I should start this review with a little admission: my Kindle is stuffed full of free books. I’ve always had an eye for a bargain, and if a book is on a free promo and looks even mildly interesting, I’ll almost always pick it up. Do I always read these freebies? In truth, no. Many a free book is currently mired in the metaphorical mud at the bottom of my Kindle, probably never even to be glanced at again, yet alone read.
I picked Shizzle Inc. up for free. Unlike other freebies, though, I started reading it almost straight away; unlike other freebies, I not only finished it, but loved it. It’s not even the kind of book I’d normally read, which is a great lesson in the importance of trying things outside one’s comfort zone. Sometimes, it really pays off. It certainly did so in this case.
The novel follows the gloriously dippy Isa Maxwell, whose life is changed forever when she applies for a job at the eponymous Shizzle Inc., a ‘global conglomerate of value creation processes’, owned by one Mr Hue. Mr Hue has somehow managed to build up this company despite being an idiot of the first order, and despite the fact that he does no discernible work whatsoever. He’s fabulously wealthy, and enjoys splashing his money around on things like private limos and a helicopter, which is ‘fitted with a thermobarbic warhead ... You have to be prepared for anything these days.’ He employs ditzy, uncoordinated young women on the basis of their personal appeal. ‘You never know where you might spot a Shizzle type,’ Hue says at one point. ‘I usually find them in exclusive bars, luxury resorts or private golf clubs, but every now and then one just walks in, like you did.’ He spouts dubious wisdom about business, such as this: ‘What I’ve learned, I’ve learned by doing stuff. And what I’ve learned is that we are in the business of doing stuff.’
Wait a minute! If you’ve read one of the more surprising publishing sensations of recent years, all of this may be sounding a tad familiar. Is this a parody of Fifty Shades of Grey?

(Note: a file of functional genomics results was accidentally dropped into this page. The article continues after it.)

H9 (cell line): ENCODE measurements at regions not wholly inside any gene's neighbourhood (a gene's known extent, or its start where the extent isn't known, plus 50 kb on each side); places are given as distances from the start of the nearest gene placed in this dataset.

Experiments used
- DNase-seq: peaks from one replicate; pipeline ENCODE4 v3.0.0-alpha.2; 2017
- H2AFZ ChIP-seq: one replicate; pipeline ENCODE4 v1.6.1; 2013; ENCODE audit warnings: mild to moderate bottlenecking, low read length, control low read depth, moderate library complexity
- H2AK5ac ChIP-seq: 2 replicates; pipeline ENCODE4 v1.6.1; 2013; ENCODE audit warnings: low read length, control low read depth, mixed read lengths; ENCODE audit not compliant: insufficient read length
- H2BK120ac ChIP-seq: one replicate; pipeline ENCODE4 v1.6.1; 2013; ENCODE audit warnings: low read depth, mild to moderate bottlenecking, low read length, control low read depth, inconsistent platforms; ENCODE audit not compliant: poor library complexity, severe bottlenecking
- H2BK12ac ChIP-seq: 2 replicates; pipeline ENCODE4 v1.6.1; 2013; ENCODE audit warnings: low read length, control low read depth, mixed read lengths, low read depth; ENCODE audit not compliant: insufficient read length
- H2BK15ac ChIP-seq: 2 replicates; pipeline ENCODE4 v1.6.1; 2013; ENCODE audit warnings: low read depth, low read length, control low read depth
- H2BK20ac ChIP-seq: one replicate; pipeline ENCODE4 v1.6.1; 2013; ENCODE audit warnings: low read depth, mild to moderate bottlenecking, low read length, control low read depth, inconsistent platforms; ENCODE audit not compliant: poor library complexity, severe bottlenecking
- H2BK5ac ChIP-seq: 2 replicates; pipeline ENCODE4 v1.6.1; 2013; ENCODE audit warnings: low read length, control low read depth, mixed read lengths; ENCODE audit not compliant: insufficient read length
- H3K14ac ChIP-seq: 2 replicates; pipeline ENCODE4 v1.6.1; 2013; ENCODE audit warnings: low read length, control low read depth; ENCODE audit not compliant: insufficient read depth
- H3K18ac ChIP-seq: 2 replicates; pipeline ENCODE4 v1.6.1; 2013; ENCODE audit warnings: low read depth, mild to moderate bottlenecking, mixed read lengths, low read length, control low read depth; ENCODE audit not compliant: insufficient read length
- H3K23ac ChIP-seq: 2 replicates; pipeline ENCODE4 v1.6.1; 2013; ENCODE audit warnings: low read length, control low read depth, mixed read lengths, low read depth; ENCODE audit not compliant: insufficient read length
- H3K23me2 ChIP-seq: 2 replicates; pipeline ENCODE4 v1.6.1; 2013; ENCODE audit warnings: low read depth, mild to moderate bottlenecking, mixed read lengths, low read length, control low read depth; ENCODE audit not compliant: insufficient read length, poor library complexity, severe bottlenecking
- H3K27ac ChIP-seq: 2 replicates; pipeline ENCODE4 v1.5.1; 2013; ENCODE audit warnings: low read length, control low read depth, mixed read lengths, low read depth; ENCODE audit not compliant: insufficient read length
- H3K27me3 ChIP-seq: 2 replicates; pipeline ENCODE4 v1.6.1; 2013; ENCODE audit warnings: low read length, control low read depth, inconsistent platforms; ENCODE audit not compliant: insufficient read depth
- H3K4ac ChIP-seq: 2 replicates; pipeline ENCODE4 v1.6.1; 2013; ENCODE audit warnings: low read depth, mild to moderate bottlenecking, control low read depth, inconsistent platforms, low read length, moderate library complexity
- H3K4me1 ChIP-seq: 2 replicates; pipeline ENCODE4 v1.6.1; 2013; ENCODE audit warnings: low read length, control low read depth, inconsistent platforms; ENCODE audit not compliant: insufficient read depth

I think it probably is, in many ways. And yet it’s not simply a parody. Isa Maxwell is not really anything like Ana Steele; she doesn’t get involved in any borderline-abusive BDSM relationships, and she actually shows signs of growing and becoming a better person as the book progresses. She’s also, surface dopiness notwithstanding, a resourceful young woman who once started a ‘business’ ‘where I called the customer service number on the back of every food package and complained about the quality of their products. I had refund checks and coupons waiting for me in the mailbox almost every day.’
Such inventiveness comes in handy during Isa’s progress in Shizzle Inc. Given that she was employed for a job in which she has absolutely no training or experience, however, it’s only a matter of time before things go uproariously wrong. Throw in a housemate who is not all she seems, a dysfunctional family, a disgruntled ex-employee and a policeman who appears to be stalking Isa, and you’ve got a recipe for hilarity. For once I’m not exaggerating when I said I laughed out loud on occasion and could hardly put the book down, and I think I’m generally quite a tough customer. Shizzle Inc. really is that good.
I’d like to conclude with a personal apology to author Ana Spoke. I feel bad that I got your book during the free promo, especially when it was worth every penny, and more, of the asking price. I’ll buy the next one, I promise.